My partner nudged me as we walked towards the car after a recent theatre performance. Following her gaze, I saw one of the actors we had just applauded in the darkened theatre, dressed now in checked shirt and jeans, striding purposefully across the road. Ignoring the crowd of loitering theatregoers, he turned the corner and disappeared.
“I find that so strange,” she said. Then she added, “I don’t suppose you do.”
I spend more time in the audience these days than on the stage, but I understand that jolt when the willing suspension of disbelief you have engaged in for hours is broken as you return to the world outside the theatre, especially when someone from that enclosed world appears before you stripped of the trappings of his character.
The view from the stage, with all senses on alert for the response from the people in the auditorium, is a quite different experience. The pleasure is in knowing the audience is with you, laughing in the right places, pin-drop silent at moments of tension; the anxiety flows from actor to actor when laugh lines fall flat, when the audience is restive or, worse, when you can see or hear people walking out.
My most memorable stage–audience interaction occurred on 1 December 1972, election eve, when the electricity in the air was palpable and Chris Haywood even threw in a few ad-libbed quips in his role as the cheeky Cockney-accented removalist in David Williamson’s play. The buzz circulating through the now-defunct Playbox Theatre in Phillip Street, Sydney, had originated in the sighting of the unmistakeable figures of Gough and Margaret Whitlam in the second row. It is hard to imagine such a thing happening with our present crop of politicians, and even harder to imagine the excitement the “It’s Time” election had engendered.
I now write about characters rather than performing them, but my years as an actor in the 1970s and ’80s have been on my mind recently with the furore over the horse-racing projections on the Sydney Opera House sails in the lead up to the forty-fifth anniversary of the building’s opening by the Queen on 20 October 1973. Anniversary events have taken place and books are being promoted, Helen Pitt’s The House and Kristina Olsson’s novel Shell among them.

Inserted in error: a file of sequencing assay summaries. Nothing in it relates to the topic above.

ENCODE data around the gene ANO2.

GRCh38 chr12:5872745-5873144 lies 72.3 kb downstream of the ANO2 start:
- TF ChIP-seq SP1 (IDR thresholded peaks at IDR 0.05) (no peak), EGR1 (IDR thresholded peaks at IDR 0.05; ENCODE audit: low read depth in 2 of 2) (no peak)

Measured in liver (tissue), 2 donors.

My memories of being a member of the Old Tote Theatre Company performing in the opening season at the Drama Theatre are part of the “inside story” of that time. I remember well the chaos when we moved into the theatre to rehearse. The Opera House was barely fit for occupation, air-conditioning was non-existent and we worked against a background of hammering and banging.
Most of the toilets weren’t yet connected, so we were obliged to scoot round to the administration wing. Even getting to the backstage area of the theatre was tricky. Negotiating the trek from the stage door through the cavernous belly of the building meant dodging trucks unloading stage machinery and workers transporting flats and shifting equipment on trolleys. I saw the Sydney Symphony Orchestra’s instruments being crated in for the musicians to take up residence; they moved out again the same day, refusing to work under the conditions. (The musicians’ union must have been stronger than ours.)
The various resident companies held special performances during September to iron out acoustic problems and other challenges. The orchestra had a concert on the fifth in the Concert Hall, and six other actors and I, including the late Bob Maza, read the works of Australian poets in a one-night performance at the Drama Theatre called The Australian Dream.
Shakespeare’s Richard II opened the Old Tote season on 1 October, with John Gaden in the title role. I can still hear his plangent tones as he lay in prison in Pomfret Castle:
I wasted time, and now doth time waste me;
For now hath time made me his numbering clock…